For the business community, including the entertainment industry, Thursday's vote does not change their immediate status but prolongs the uncertainty they have faced over the past three years, since the 2016 referendum in which a slim majority of British voters chose to pull their country out of the European Union. On Wednesday, a dozen government ministers abstained rather than support May's bid to keep a no-deal Brexit as an option, while another voted against, and resigned.
However, with No Deal having already been ruled out by MPs in a previous vote, it is rumoured that Mrs May may renege on her promise to bring the motions forward, and instead push forward to seek an extension on Article 50 without a vote.
Parliament's votes this week won't end Britain's Brexit crisis.
May is unwilling to abandon her hard-won Brexit agreement and might try to put it to Parliament a third time, although the latest margin of defeat makes that tricky.
The EU is likely to offer an extension of some kind as few in Brussels want a No Deal on March 29 but the Government is likely to have to accept conditions.
It's yet another momentous week for Brexit, with the British parliament seeing a series of nail-biting votes. His proposal called on the government to stop repeatedly bringing back Theresa May's Brexit deal, arguing that the Prime Minister can not keep putting forward the same motion.
"And I think you would have been successful".
On December 11th 2018 the assistant editor and chief political correspondent at The Telegraph, Christopher Hope, reported that the Prime Minister was "clear on Article 50 - it will NOT be extended beyond 29 March .
Camera IconA packed House of Commons as members wait for the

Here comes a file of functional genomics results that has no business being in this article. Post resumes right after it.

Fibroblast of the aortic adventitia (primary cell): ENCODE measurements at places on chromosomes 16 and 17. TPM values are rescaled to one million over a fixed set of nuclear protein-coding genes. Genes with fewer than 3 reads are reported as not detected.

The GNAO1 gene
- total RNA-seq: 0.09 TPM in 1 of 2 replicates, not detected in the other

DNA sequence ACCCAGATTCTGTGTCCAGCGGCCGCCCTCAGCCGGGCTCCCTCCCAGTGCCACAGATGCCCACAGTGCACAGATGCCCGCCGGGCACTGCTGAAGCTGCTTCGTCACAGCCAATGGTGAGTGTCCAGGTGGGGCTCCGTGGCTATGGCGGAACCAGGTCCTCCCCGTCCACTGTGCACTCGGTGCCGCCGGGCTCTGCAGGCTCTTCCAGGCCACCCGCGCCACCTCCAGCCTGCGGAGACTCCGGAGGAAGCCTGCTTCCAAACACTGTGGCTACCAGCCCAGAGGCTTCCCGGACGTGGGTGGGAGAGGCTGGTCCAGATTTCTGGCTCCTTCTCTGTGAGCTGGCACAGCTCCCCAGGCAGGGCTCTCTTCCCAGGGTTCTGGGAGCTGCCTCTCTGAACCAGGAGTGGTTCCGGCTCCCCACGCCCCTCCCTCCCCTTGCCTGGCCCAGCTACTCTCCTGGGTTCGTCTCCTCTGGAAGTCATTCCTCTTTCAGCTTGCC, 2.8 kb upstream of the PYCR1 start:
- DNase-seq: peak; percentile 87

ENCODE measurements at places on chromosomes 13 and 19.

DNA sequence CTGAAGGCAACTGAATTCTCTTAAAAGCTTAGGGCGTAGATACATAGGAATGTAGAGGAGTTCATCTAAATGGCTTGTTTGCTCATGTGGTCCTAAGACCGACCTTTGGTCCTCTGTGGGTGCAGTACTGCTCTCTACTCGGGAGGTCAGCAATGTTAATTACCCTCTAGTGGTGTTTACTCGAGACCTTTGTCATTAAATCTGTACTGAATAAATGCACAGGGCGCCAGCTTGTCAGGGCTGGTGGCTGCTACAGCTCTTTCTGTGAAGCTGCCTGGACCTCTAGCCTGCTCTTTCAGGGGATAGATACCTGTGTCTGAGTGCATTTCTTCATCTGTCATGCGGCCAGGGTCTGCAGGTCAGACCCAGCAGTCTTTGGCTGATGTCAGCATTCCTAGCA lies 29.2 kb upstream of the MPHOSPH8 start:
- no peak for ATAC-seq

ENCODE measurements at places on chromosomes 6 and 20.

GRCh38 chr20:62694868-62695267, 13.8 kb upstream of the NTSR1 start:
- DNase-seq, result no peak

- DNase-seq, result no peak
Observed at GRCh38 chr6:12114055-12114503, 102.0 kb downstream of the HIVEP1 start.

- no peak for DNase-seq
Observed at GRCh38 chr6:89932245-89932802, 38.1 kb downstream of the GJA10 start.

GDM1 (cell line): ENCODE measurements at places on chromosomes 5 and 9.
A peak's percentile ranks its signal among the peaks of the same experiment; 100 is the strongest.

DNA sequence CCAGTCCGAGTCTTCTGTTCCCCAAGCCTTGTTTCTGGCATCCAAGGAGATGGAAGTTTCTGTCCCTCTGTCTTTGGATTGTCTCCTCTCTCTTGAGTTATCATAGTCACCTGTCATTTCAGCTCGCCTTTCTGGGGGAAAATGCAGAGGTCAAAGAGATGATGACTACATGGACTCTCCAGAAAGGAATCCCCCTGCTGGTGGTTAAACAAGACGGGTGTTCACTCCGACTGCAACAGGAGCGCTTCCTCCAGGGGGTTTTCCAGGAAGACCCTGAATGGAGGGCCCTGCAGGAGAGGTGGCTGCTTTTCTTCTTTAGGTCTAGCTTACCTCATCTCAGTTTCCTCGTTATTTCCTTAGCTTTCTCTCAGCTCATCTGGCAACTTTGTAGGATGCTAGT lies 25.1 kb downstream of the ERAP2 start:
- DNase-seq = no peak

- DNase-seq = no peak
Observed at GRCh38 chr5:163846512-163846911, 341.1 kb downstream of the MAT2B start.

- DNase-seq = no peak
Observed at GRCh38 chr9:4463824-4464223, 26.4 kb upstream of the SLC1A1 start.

The British people deserve the final say on Brexit".
On Thursday, President of the European Council Donald Tusk took to social media to reveal that he will be appealing to the EU27 members to remain open to the idea of offering the United Kingdom a long extension period, if they need time to rethink their Brexit strategy.
An amendment on Thursday that called for a delay so as to allow a second referendum was soundly defeated in Parliament, being voted down 334-85 - suggesting there isn't an appetite for a second referendum yet.
European Council President Donald Tusk left open the possibility of a longer delay, saying Thursday that ahead of a meeting of EU leaders next week, he would be appealing to member states to consider that option if Britain "finds it necessary to rethink its Brexit strategy".
European Commission president Jean-Claude Juncker said that Brexit should be completed before the European elections which take place between May 23 and 26.
"I fully expect the Labour Party to feel the heat and to get round to backing it next week".
Lawmakers also voted to rule out the idea of holding a second Brexit referendum - at least for now.
If lawmakers give leaving the European Union without an agreement a thumbs down, they have one choice left: seeking more time. May has warned members of Parliament that a long delay could mean no Brexit at all.
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